ELCA Petition: “For Such a Time As This”
A Joint Call to Prayer, Fasting, and Advocacy 

   We are coming together as leaders of the Evangelical Lutheran Church in America (ELCA) and The Episcopal Church to oppose deep cuts to programs that are vital to hungry people struggling with poverty. We make this call in anticipation of the May 21 Global Day of Prayer to End Famine. We highlight the importance of foreign assistance and humanitarian relief as members of the World Council of Churches.

   We also make a call to pray, fast and advocate not just on May 21, but throughout the 115th Congress. At the invitation of Bread for the World, we join with ecumenical partners and pledge to lead our congregations and ministries in fasting, prayer and advocacy, recognizing the need to engage our hearts, bodies and communities together to combat poverty. As the call to prayer articulates:

   We fast to fortify our advocacy in solidarity with families who are struggling with hunger. We fast to be in solidarity with neighbors who suffer famine, who have been displaced, and who are vulnerable to conflict and climate change. We fast with immigrants who are trying to make a better future for their families and now face the risk of deportation. We fast in solidarity with families on SNAP, who often run out of food by the last week of the month.

   Domestically, Americans throughout the country are struggling with poverty, and many government funded programs allow them to care for and feed their families. As we look overseas, we must acknowledge that foreign assistance and humanitarian relief can help address regions confronting famine and food insecurity, including South Sudan, Somalia, Yemen and Lake Chad Basin. We will challenge proposals to eliminate or defund proven anti-poverty programs, at home and abroad.

   The story of Esther provides encouragement for our fasting, prayer and advocacy. Esther, a Jew, was the wife of the Persian king. When plans were made to slaughter all the Jews in the empire, Esther’s cousin Mordechai pleaded with her to go to the king and use her voice to advocate for them, even though this might place her life in danger. He urged her not to remain silent, as she may have been sent “for such a time as this.” Esther asked people to fast and pray with her for three days to fortify her advocacy before the king, resulting in saving the lives of her people.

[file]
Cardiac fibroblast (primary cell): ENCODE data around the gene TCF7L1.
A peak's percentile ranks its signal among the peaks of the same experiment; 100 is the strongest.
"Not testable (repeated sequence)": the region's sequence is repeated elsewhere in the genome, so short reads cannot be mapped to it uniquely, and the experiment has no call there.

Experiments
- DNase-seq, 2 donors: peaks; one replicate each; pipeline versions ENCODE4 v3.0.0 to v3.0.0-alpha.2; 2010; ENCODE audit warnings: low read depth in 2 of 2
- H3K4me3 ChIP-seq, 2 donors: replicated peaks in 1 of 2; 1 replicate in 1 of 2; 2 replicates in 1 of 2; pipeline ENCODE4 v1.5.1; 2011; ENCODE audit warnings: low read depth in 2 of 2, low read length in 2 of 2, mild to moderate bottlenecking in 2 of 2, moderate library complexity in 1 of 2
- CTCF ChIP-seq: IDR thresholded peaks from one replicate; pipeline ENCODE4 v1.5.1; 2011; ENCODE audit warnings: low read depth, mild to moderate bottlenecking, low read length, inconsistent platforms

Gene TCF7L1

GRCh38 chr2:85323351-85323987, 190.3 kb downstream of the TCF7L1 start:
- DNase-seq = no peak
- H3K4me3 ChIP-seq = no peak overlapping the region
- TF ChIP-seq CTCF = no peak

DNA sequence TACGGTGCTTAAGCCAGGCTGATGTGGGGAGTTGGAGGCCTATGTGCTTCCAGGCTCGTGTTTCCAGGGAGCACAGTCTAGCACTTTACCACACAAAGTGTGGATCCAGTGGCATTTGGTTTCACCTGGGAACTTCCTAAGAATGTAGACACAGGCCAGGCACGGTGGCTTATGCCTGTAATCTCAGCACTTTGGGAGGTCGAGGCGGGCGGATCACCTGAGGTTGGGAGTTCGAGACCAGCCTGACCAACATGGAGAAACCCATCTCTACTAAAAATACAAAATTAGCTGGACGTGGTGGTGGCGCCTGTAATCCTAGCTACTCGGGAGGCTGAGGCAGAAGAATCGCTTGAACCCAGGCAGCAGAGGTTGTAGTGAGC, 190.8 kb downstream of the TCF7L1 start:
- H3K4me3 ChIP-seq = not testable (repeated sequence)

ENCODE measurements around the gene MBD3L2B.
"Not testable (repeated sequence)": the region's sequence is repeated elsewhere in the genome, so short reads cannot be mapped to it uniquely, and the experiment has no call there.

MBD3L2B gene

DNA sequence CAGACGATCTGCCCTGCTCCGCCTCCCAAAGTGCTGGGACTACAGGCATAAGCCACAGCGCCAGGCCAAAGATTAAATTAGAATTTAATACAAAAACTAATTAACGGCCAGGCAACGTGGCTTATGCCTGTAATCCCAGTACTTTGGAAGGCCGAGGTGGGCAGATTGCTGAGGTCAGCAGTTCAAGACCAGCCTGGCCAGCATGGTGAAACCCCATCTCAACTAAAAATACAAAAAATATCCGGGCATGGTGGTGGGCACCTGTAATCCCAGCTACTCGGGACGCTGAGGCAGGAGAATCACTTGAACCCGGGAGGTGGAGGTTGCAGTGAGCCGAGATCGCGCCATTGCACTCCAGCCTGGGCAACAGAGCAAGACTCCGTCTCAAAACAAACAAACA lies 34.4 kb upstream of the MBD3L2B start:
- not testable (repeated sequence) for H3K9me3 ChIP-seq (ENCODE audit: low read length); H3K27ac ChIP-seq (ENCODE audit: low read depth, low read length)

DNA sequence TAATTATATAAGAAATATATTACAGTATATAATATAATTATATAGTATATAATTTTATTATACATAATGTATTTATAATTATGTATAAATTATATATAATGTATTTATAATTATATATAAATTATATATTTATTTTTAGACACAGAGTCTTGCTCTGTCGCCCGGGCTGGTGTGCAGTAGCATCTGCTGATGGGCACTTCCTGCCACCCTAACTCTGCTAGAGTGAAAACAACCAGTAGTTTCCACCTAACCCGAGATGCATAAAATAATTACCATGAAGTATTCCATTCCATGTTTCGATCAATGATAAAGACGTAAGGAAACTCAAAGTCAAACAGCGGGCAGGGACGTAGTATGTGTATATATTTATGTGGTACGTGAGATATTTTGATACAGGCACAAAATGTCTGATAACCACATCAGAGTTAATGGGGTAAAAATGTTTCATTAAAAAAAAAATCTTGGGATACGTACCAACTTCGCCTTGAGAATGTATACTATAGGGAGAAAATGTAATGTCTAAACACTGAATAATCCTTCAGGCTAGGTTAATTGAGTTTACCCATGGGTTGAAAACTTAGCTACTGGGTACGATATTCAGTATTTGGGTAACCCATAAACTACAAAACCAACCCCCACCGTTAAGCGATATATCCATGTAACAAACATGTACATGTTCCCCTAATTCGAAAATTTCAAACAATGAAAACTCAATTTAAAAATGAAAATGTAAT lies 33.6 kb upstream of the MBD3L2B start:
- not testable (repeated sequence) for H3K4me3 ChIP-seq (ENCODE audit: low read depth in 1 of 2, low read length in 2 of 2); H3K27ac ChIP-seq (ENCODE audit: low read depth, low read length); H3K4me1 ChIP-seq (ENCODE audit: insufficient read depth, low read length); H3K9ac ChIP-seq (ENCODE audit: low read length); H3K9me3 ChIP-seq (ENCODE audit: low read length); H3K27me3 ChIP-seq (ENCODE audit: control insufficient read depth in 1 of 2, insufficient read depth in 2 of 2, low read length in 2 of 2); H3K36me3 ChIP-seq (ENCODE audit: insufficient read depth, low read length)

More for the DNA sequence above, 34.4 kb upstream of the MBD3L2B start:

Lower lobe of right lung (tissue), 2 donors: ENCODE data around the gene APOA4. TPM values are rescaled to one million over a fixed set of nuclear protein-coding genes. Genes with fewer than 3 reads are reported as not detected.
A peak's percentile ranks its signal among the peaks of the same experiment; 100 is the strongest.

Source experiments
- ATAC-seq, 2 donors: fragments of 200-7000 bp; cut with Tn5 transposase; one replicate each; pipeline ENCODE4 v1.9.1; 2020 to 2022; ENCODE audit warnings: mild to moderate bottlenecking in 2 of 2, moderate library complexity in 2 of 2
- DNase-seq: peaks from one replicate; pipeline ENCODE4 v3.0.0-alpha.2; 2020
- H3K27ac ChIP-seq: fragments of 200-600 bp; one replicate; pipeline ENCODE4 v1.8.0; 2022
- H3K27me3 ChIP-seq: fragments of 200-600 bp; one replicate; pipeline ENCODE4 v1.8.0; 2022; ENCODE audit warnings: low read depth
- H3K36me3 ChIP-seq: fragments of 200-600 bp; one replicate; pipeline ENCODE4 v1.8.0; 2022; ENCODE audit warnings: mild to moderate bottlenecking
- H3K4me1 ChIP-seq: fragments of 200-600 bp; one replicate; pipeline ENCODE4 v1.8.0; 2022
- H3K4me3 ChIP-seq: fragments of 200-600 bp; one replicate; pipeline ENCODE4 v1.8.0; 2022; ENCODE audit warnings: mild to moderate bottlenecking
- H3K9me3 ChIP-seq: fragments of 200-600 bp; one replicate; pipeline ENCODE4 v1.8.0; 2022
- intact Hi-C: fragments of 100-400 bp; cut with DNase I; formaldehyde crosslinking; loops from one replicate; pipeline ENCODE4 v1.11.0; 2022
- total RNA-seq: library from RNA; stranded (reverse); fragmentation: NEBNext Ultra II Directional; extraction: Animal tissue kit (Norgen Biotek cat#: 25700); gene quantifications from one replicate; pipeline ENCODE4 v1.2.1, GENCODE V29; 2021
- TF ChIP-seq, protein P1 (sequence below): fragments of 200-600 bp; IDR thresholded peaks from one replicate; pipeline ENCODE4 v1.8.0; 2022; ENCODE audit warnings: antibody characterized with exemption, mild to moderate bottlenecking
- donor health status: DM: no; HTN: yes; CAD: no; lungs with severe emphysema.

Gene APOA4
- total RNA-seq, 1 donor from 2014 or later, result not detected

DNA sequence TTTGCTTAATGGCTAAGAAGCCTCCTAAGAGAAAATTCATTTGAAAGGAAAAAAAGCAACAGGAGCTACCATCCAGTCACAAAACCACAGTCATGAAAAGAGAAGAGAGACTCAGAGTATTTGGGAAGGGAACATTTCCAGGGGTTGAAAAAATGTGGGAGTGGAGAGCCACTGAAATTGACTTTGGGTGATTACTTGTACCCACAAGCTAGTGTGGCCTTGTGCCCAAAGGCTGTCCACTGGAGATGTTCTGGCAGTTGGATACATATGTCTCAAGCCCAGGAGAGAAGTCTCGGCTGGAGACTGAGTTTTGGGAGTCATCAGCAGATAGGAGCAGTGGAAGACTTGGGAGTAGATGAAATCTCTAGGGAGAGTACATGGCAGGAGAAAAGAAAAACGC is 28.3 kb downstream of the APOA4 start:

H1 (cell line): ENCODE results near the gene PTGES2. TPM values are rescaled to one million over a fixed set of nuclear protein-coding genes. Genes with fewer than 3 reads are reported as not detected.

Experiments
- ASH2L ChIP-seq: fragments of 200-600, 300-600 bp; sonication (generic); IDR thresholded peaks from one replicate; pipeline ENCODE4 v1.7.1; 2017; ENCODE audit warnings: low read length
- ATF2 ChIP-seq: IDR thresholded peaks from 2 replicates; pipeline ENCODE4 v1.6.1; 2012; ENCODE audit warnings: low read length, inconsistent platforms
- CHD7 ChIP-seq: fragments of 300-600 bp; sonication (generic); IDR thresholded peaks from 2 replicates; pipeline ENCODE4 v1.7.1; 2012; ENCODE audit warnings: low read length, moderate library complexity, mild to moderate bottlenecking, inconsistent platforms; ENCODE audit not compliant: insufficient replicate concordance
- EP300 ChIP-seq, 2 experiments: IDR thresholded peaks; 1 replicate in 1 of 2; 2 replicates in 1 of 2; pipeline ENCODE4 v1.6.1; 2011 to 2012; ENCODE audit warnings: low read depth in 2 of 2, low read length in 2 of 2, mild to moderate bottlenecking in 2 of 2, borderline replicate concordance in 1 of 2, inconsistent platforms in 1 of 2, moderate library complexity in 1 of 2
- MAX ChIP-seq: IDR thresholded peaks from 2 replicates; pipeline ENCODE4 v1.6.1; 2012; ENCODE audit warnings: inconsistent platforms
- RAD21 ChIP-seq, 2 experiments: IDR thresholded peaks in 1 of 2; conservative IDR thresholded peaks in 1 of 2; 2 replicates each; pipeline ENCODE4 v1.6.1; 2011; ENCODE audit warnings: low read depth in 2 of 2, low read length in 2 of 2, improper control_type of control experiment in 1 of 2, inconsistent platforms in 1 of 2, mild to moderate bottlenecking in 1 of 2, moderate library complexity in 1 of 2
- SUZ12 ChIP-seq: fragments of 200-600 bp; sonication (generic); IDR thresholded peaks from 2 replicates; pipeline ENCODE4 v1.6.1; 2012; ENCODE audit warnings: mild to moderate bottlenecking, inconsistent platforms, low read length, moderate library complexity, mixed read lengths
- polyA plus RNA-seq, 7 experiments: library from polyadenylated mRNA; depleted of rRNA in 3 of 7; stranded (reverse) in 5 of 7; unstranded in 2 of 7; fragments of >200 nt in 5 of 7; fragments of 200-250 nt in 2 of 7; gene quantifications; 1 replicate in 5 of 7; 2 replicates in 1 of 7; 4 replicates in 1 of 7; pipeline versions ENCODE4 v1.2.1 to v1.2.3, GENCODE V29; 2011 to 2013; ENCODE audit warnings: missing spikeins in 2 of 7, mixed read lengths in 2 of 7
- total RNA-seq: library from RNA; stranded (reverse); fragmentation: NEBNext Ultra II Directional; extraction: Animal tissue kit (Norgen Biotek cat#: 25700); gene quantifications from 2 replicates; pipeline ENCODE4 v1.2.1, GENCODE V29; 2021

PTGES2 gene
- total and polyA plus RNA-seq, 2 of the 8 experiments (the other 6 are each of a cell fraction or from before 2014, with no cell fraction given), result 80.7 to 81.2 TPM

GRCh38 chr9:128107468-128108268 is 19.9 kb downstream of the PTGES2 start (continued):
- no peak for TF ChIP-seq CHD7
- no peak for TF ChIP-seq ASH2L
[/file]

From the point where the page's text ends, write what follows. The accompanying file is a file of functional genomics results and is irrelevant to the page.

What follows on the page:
God’s intention is the flourishing of all people, and we are called to participate in God’s loving purpose by standing with our neighbors who struggle with poverty and hunger. Following the Circle of Protection ecumenical fast in 2011 to fortify the faith community in opposing cuts to vital anti-poverty programs, we may have also have been prepared “for such a time as this.” We commit ourselves to and invite our members to one day of fasting every month to undergird our efforts to convince our members of Congress to protect poverty-focused programs.

The Most Reverend Michael B. Curry, presiding bishop of the Episcopal Church
The Rev. Elizabeth A. Eaton, presiding bishop of the Evangelical Lutheran Church in America

What We've been up to:

St. Paul Lutheran's Discernment Process

(Click on the underlined to review the attached file.)

Dear Member of the St. Paul community:

There was a request at Sunday's meeting for electronic copies of documents relating to our discernment process to date.  Here is a Overview of St. Paul Lutheran's Discernment Process, with attached documents.

The council started in August of 2015 by creating our Transformation Profile.

The synod used this document, plus interviews over the weekend of Sept 18th with community members and St Paul members to create the Final Report--Congregational Ministry Review (CMR) and Summary of the CMR.

Since the CMR, the council has been working through the steps recommended by the synod for facilitating communication, problem solving, and consensus.  

Step 1—Story“We are being called to transform—why is this happening now?”